Epidemiologic Theory Counts
Harm, Knowledge, Action, and the People’s Health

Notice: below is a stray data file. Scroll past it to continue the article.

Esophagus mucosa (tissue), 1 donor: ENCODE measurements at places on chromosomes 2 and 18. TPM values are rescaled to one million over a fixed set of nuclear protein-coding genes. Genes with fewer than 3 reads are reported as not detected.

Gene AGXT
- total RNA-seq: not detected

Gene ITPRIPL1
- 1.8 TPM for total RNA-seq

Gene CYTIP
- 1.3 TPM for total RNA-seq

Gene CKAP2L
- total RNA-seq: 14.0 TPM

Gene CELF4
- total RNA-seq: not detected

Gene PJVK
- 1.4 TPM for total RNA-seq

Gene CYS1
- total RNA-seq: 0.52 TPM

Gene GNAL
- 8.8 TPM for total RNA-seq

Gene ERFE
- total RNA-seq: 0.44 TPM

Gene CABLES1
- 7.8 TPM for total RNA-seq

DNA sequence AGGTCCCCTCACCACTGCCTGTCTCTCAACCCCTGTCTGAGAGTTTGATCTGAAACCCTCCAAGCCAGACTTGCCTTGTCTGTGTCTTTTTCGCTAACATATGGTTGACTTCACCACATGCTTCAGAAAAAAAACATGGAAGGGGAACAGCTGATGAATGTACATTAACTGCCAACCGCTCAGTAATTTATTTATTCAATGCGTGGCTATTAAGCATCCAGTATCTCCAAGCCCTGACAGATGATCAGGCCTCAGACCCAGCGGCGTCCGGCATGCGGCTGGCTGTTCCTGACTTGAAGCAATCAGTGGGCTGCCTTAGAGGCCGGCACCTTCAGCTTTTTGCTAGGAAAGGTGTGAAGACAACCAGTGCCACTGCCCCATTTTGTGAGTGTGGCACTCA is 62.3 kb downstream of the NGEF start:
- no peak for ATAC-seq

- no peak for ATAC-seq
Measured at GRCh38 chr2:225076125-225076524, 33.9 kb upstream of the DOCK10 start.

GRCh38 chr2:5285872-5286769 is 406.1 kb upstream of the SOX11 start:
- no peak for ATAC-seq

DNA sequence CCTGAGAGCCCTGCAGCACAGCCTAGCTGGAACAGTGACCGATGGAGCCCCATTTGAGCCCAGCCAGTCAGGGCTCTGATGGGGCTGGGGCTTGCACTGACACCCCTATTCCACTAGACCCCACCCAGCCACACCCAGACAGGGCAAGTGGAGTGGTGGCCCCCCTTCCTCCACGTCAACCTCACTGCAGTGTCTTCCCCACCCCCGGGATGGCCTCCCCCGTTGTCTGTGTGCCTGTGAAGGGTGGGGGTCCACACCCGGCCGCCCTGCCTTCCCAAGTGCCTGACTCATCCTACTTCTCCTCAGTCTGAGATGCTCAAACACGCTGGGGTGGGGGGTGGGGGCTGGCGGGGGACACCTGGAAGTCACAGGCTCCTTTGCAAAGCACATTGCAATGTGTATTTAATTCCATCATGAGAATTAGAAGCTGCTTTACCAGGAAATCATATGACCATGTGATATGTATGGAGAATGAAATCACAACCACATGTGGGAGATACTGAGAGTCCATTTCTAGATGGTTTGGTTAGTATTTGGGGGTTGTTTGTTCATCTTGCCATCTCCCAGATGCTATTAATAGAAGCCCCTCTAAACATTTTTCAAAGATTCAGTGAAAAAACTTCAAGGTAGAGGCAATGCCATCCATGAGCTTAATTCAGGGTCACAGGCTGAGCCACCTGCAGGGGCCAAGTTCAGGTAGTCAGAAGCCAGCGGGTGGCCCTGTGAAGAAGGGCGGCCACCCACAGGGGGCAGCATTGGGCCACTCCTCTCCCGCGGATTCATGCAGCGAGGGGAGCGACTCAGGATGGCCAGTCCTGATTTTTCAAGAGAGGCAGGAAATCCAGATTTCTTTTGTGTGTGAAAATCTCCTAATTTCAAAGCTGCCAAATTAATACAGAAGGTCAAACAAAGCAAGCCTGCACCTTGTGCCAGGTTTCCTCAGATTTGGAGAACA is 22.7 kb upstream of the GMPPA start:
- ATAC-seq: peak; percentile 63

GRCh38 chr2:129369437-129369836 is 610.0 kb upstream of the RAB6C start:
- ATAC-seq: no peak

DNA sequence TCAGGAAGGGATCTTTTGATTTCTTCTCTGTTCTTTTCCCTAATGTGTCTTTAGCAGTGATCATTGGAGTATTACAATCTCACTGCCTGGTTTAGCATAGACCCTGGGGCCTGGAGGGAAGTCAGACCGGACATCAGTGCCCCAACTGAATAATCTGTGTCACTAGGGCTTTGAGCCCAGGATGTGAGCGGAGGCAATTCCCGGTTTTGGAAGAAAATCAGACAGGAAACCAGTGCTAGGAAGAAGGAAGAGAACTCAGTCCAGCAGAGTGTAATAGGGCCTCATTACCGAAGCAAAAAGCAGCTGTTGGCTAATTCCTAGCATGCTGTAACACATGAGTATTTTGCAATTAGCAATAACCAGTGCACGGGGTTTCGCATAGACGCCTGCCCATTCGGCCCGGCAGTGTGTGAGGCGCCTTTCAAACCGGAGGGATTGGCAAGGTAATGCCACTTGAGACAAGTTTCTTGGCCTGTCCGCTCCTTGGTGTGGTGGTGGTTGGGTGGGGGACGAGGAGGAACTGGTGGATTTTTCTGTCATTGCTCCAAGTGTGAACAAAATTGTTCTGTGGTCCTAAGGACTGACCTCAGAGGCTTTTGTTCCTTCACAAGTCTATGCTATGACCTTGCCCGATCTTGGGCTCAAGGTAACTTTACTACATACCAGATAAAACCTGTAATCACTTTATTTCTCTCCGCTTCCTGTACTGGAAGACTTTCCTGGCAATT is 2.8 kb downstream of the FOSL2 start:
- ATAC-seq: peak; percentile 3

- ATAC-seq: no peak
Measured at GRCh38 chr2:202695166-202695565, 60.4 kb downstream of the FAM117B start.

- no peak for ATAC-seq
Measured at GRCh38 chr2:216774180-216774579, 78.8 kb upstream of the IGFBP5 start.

Chapter 8 analyzes how people's health has been harmed—or helped—depending on epidemiologic theory employed. For “harm,” case examples are: (1) hormone therapy, cardiovascular disease, and breast cancer, with iatrogenic disease resulting from biomedical disregard for social determinants of health; (2) peptic ulcers, H. pylori, and allergies, contrasting psychosocial and biomedical extremes; (3) diabetes and Indigenous health, tracing theorizing from “thrifty genes” and racialized disease to reckoning with the transgenerational biological embodiment of social and ecological injustice; and (4) the impact of curtailing and depoliticizing relevant timeframes for analyzing temporal trends in health inequities. For “help,” they are: (a) improving public health surveillance systems; (b) exposing discrimination as a determinant of health inequities; and (c) new national policies and global recommendations to promote health equity. Looking ahead, the chapter argues that the science of epidemiology can be improved by consciously embracing, developing, and debating epidemiologic theories of disease distribution.
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